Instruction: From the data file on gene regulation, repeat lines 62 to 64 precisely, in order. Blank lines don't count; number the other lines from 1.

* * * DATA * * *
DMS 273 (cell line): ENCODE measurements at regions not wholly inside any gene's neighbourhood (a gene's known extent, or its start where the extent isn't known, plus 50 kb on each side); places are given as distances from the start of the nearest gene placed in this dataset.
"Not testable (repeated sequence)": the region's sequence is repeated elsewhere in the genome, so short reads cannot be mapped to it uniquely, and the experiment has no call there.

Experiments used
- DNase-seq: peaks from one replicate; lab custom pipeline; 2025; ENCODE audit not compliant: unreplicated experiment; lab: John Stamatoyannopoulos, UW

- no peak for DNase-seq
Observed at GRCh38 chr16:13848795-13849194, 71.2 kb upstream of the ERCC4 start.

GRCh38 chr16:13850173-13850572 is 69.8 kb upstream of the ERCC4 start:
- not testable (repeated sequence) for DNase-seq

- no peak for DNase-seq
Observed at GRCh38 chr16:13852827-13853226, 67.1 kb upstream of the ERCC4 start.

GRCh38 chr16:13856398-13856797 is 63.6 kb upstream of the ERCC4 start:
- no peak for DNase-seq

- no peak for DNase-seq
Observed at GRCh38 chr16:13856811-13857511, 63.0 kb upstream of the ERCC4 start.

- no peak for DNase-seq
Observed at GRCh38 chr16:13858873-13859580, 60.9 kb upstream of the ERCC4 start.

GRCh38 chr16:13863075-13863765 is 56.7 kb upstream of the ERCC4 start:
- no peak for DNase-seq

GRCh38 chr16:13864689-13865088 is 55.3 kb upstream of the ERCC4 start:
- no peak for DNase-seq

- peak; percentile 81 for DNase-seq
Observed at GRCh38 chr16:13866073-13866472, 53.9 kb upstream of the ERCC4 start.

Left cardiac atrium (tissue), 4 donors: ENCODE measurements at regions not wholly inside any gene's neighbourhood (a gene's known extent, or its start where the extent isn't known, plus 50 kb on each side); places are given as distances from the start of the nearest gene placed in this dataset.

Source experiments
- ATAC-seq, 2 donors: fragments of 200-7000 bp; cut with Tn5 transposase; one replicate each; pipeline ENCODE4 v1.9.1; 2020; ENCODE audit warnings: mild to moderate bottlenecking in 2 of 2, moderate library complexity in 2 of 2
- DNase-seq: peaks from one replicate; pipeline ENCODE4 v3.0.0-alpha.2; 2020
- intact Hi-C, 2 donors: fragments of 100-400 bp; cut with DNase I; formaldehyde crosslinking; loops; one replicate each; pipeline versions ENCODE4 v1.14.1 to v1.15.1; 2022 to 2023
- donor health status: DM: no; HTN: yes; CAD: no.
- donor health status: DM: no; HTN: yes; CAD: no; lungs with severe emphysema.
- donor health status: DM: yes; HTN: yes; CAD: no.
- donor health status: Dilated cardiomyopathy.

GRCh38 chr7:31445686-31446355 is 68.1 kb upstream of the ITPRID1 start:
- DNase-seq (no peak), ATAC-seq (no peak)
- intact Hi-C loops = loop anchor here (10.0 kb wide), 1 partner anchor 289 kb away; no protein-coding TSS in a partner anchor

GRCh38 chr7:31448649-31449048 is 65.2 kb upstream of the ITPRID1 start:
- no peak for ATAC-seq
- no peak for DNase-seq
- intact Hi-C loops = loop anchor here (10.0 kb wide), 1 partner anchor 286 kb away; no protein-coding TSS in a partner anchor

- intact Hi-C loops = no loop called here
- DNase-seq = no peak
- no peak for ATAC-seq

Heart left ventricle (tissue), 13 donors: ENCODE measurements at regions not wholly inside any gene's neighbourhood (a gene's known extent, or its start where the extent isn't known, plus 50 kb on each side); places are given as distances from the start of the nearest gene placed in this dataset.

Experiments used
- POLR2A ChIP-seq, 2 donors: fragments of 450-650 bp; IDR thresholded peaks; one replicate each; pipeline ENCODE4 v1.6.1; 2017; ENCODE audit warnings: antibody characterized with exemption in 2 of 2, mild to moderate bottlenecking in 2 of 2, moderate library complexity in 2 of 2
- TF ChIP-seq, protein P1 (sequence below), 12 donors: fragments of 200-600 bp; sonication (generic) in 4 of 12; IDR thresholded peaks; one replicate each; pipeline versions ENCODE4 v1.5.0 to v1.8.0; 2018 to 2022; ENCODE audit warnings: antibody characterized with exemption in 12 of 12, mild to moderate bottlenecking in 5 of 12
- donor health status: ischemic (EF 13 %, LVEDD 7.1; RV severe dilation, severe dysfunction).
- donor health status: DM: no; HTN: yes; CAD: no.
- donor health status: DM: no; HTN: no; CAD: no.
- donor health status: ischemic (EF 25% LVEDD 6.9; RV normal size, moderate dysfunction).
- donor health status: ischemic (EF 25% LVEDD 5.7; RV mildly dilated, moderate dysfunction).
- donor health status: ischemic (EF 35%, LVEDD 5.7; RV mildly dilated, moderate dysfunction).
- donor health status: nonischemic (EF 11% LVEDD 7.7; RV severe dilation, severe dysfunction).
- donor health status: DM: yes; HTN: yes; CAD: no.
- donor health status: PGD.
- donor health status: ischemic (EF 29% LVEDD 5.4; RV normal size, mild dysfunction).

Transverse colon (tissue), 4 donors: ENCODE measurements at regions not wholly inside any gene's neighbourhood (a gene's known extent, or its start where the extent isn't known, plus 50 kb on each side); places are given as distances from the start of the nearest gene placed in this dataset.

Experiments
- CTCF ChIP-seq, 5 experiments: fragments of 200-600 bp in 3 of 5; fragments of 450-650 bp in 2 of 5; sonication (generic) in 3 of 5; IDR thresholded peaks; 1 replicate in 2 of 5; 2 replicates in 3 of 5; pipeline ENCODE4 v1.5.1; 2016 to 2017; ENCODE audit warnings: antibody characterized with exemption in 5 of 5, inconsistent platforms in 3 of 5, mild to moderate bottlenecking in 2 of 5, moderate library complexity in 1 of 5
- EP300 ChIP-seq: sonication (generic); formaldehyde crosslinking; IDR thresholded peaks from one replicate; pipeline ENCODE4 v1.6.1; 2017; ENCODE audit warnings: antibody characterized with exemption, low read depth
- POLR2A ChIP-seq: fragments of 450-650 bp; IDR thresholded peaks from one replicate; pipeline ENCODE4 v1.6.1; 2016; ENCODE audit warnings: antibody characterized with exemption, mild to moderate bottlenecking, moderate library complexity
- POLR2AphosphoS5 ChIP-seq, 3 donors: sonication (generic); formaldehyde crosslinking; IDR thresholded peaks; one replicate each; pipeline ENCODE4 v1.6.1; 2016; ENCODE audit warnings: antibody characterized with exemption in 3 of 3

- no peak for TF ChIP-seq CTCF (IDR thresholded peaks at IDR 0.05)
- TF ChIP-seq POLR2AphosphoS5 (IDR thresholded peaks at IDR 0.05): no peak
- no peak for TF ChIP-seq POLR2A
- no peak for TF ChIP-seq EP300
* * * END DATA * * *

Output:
- no peak for TF ChIP-seq CTCF (IDR thresholded peaks at IDR 0.05)
- TF ChIP-seq POLR2AphosphoS5 (IDR thresholded peaks at IDR 0.05): no peak
- no peak for TF ChIP-seq POLR2A